Working out may also help reduce anxiety. Researchers have found that deep sleep, the kind that results from doing moderate aerobic exercise, is most apt to calm and reset an anxious brain. While a full night of sleep can stabilise emotions, a sleepless night can trigger up to a 30% rise in anxiety levels, according to research from the University of California, Berkeley.
3. Be Optimistic for a Better Sleep
Being optimistic might help you sleep better, according to University of Illinois researchers. Looking at the sleep of 3,500 young and middle-aged adults, in four regions in the United States, researchers found those who were optimistic were 78% more likely to have had a good sleep. Journaling, turning off the news, and being conscious of the company you keep can be simple ways to become more optimistic.
4. Make Your Bedroom Better for Sleep
Simple changes in your sleep space can help you sleep better. Darken the room you sleep in. Adjust the temperature so it is cool. Use essential oils that elicit a calming effect. Install a fan to help eliminate noises that might disrupt your sleep, or install an app on a device that creates soothing, consistent noise, such as a waterfall. Avoid reading your phone or watching television in your sleep space – blue light from screens prior to bedtime can artificially fool your brain into thinking it is daytime.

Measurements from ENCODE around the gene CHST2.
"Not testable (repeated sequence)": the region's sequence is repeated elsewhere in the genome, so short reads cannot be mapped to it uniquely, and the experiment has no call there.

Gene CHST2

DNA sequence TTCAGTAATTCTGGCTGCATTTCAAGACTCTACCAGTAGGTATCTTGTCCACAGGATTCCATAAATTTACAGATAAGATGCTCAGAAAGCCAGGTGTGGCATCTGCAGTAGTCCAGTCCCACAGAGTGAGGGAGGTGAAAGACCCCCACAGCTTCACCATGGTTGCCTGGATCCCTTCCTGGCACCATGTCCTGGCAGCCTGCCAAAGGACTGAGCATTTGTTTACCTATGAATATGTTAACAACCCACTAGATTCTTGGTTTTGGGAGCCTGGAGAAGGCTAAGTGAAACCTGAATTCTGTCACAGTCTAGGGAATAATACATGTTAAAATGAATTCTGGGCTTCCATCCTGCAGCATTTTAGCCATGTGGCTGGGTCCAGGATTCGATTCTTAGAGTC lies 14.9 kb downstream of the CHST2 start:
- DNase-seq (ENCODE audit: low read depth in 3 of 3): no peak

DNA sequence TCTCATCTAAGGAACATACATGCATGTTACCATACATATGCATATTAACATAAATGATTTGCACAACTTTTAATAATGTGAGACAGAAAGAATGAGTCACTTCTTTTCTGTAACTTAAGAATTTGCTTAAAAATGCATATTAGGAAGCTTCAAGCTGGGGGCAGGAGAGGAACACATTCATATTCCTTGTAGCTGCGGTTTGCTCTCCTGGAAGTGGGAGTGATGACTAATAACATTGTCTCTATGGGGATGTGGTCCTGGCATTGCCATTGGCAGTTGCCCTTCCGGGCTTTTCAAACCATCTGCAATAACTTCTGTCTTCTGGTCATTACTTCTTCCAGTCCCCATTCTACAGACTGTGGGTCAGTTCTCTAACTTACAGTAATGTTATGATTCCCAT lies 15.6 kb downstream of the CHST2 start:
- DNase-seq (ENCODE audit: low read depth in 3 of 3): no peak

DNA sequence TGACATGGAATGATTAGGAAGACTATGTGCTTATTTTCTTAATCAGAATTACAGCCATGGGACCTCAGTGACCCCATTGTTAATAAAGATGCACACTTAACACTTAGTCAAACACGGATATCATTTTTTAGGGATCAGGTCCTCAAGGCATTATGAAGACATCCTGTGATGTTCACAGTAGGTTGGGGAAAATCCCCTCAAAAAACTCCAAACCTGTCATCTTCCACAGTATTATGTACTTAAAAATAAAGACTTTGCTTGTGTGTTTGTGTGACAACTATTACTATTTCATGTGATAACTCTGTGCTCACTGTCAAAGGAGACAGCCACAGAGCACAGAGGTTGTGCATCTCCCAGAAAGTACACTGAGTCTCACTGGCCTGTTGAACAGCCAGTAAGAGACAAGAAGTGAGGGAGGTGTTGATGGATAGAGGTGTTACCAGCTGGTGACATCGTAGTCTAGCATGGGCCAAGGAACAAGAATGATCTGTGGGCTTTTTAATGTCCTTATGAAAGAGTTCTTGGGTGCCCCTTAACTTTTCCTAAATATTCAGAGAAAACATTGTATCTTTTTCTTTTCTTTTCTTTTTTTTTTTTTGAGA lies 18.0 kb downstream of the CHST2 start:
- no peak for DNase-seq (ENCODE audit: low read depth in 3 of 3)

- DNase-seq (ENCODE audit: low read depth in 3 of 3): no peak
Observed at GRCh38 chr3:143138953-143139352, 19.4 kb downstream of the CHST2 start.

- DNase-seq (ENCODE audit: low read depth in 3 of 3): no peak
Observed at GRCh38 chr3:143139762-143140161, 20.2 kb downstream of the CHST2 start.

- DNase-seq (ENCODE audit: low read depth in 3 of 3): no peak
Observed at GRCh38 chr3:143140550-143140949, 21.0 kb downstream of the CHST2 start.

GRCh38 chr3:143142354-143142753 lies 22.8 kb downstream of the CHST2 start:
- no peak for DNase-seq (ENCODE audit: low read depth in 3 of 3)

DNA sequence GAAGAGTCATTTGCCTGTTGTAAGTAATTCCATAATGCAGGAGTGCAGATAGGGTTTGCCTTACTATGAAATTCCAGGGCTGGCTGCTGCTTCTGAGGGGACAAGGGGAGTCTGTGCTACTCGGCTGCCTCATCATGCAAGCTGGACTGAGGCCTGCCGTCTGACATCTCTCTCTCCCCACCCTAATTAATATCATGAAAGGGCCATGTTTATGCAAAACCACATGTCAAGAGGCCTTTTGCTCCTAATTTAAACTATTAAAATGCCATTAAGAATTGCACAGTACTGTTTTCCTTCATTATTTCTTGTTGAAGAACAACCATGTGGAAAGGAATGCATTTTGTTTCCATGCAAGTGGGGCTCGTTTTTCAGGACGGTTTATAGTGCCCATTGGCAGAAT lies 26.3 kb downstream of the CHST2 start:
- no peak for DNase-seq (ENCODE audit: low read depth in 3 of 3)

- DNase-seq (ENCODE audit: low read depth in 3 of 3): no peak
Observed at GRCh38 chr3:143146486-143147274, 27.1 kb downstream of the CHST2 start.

5. Eat Good Food for a Better Sleep and Less Anxiety
Eating melatonin-rich food assists sleep, says sleep researchers. Sleep seekers have looked to Tart Cherries or Rainier Cherries, but it might surprise you to know melatonin can be found in ginger too. Melatonin is also present in long-grain rice, barley, oats, mushrooms, strawberries, salmon and some nuts. Eating certain foods can help lessen anxiety, too. Omega-3 fatty acid, magnesium, and zinc-rich foods help a person feel calmer, notes experts from Harvard Health. Fatty fish, such as salmon and tuna, are great sources of omega-3s. Nuts, seeds, legumes and whole grains are sources of magnesium. Zinc-rich foods include cashews, egg yolks and oysters.
What Can You Do if You Can’t Sleep?
You can’t make yourself sleep. You will need healthy strategies to help you perform after a sleepless night, leaving you with a brain that’s not fully recharged. Curcumin, found in Turmeric, has been studied for its ability to restore memory and other cognitive impairments that come with a lack of sleep. Curcumin appears to help protect structures in the brain that can become damaged by the impact of a lack of proper sleep. How can you add more Turmeric into your day? Try a Ginger Shot – Wild Turmeric or a glass of Turmeric Juice
It’s called beauty sleep for a reason – a good night’s sleep looks good on you. Make sleep a priority in your schedule. A better sleep will help you enjoy a more stable mood, less anxiety and improve your overall health. Get a better sleep tonight. You’re worth it!
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Allison Tannis MSc RHN: Known for her deliciously geeky words, Allison’s books and articles are read around the world by those curious where are the most nutritious (and delicious) places to stick their forks. More at allisontannis.com. Follow @deliciouslygeeky.